First, people who have low vision can use an app, such as Pebble HD, or a product, such as the SmartLux Digital, to help them decipher an image or text.

 Second, AR technologies for feeding additional information sources to a person while they navigate the world include augmented reality glasses, object recognition technologies, and automatic mapping engines. These can be combined to produce new apps for helping persons with a visual impairment navigate better in their environment, both indoors and outdoors.

A third approach to augmenting information for people with visual impairments is “sensory substitution” or “sensory addition.” Here, researchers use alternative sensory channels to feed information to a person with a disability as a way of augmenting their normal everyday experiences. Examples of projects using alternative sensory channels include:

●      Use of the tongue to “see” – Brainport

●      Use of hearing music to “see” – EyeMusic

●      Use of bone conduction to “see” – Orcam

●      Using skin on the back to “see” – V.E.S.T. (Versatile Extra-Sensory Transducer)

4. AR Is Useful When Canes Or Dogs Or People Lag Behind

 Canes and guide dogs are immensely useful for people with visual impairments, according to much research, as well as our own surveys. 

 They fall short in crucial areas, though.

 For example, canes can’t detect overhead hazards. According to a 2010 survey of 307 persons with a visual impairment, approximately 13% experience a head-level accident more frequently than once a month. And, 23% of those head-level accidents required some level of medical intervention.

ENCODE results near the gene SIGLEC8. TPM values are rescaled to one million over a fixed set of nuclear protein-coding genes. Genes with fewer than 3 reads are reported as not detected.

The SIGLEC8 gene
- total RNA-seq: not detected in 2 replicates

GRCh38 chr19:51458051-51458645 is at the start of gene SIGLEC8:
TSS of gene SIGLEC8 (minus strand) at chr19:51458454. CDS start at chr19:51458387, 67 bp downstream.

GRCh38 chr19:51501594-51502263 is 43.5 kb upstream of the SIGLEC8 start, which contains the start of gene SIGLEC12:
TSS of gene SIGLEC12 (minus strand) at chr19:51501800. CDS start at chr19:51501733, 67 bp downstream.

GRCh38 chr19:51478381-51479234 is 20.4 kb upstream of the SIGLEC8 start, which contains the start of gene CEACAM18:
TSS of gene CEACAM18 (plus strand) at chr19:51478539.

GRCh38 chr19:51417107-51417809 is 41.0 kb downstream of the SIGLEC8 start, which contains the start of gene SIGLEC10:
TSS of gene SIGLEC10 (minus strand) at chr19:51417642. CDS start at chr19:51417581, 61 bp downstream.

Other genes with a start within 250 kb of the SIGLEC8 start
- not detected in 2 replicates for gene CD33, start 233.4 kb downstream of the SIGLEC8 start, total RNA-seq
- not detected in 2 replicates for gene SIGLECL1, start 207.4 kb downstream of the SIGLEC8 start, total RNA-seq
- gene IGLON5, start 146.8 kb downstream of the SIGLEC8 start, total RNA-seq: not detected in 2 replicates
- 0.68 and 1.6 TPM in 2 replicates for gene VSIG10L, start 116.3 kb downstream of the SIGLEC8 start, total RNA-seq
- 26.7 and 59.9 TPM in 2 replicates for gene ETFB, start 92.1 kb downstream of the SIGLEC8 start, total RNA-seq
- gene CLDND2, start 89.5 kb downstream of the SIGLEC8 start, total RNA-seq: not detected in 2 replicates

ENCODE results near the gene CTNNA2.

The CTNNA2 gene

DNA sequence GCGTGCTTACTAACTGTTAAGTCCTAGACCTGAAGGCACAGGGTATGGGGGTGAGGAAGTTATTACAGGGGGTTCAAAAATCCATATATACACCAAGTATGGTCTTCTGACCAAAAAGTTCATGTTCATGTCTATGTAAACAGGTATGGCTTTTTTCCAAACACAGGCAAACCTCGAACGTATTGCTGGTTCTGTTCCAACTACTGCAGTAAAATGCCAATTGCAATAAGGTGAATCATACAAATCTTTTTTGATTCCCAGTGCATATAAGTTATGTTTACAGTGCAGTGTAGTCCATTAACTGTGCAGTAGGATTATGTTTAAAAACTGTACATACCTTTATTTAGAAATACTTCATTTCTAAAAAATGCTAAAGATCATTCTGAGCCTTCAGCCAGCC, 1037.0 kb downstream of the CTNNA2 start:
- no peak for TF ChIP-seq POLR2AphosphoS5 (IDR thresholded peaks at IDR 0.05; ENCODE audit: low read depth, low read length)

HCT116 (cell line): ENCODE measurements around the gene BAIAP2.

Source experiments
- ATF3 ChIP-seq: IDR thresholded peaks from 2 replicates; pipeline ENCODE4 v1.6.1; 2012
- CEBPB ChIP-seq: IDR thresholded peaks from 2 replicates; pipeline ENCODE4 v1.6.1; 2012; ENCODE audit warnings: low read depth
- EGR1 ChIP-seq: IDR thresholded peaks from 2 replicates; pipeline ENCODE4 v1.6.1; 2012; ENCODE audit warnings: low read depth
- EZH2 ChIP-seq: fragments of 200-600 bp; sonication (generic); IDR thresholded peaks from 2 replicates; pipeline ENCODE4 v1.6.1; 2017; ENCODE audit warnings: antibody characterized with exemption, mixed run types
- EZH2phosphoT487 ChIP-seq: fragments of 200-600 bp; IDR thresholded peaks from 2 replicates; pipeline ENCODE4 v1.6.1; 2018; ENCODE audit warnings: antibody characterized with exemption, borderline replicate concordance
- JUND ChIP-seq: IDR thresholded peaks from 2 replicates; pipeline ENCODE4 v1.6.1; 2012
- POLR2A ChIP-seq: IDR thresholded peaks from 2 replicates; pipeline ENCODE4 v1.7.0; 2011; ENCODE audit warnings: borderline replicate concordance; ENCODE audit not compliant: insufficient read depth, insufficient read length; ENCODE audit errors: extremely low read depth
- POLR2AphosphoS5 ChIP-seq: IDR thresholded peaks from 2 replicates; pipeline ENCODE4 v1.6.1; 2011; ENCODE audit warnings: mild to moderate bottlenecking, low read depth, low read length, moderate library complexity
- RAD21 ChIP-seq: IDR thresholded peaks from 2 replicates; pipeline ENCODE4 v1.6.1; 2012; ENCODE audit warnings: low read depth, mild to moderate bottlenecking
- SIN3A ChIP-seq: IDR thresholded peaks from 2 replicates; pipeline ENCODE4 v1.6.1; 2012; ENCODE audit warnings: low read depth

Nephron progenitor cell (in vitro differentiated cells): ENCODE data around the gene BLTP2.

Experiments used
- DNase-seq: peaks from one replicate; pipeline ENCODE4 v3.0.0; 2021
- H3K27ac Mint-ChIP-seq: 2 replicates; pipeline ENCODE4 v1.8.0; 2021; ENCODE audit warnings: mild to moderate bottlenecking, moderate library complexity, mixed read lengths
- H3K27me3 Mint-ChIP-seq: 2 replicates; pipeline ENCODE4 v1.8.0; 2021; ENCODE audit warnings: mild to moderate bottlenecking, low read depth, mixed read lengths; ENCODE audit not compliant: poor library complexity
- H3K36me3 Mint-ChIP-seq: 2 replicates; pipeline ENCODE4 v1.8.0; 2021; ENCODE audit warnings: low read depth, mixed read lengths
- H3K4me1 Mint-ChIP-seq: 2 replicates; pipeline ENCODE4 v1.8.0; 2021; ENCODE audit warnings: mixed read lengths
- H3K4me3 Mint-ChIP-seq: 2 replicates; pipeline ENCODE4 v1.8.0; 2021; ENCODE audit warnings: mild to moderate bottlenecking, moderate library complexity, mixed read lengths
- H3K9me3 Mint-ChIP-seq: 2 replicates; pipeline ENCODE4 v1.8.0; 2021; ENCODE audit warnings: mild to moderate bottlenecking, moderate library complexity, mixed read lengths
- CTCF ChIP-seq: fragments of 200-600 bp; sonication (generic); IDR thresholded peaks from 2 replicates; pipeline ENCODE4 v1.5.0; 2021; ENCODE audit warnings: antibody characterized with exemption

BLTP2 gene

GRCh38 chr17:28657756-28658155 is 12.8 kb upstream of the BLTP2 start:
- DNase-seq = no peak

In addition to head injuries, a review of 31 studies found that “those with reduced visual acuity are 1.7 times more likely to have a fall and 1.9 times more likely to have multiple falls compared with fully sighted populations. The odds of a hip fracture are between 1.3 and 1.9 times greater for those with reduced visual acuity.”

 What’s Next for Augmented Reality And Assistive Technology?

 A report on the growing market for assistive technologies suggests augmented reality could play a key role.

 “Steady advances in materials and technologies associated with communications, electronics, materials, smart materials, mobile location, and sensors will stimulate robust market growth,” according to BCC Research.

 Part of that growth could be from Tango.

 Tango is a unique set of sensors developed by Google that combine to give users several features only available on Tango devices:

1.     Motion-tracking: Tango uses visual features of the environment, in combination with accelerometer and gyroscope data, to closely track the device’s movements in space.

2.     Area learning: Tango stores environment data in a map that can be used later, shared with other Tango devices, and enhanced with metadata such as notes, instructions, or points of interest.

3.     Depth perception: Tango detects distances, sizes, and surfaces in the environment.

The Lenovo Phab II Pro is currently the only available device on which to run Tango, with offerings on the roadmaps of both Huawei and ASUS.

Want To Learn More?

 One of the offerings we have at Float is Cydalion. Cydalion is a navigation app for people with visual impairments. It uses the augmented reality capabilities outlined here, and it is available now for Tango devices.

 About The Author

 Adam Bockler is the communications manager at Float, which designs and builds powerful and useful digital experiences for the enterprise. This article is a summary of many blog articles written by Float Senior Analyst Dr. Gary Woodill.

Image Source: Marketing Discussions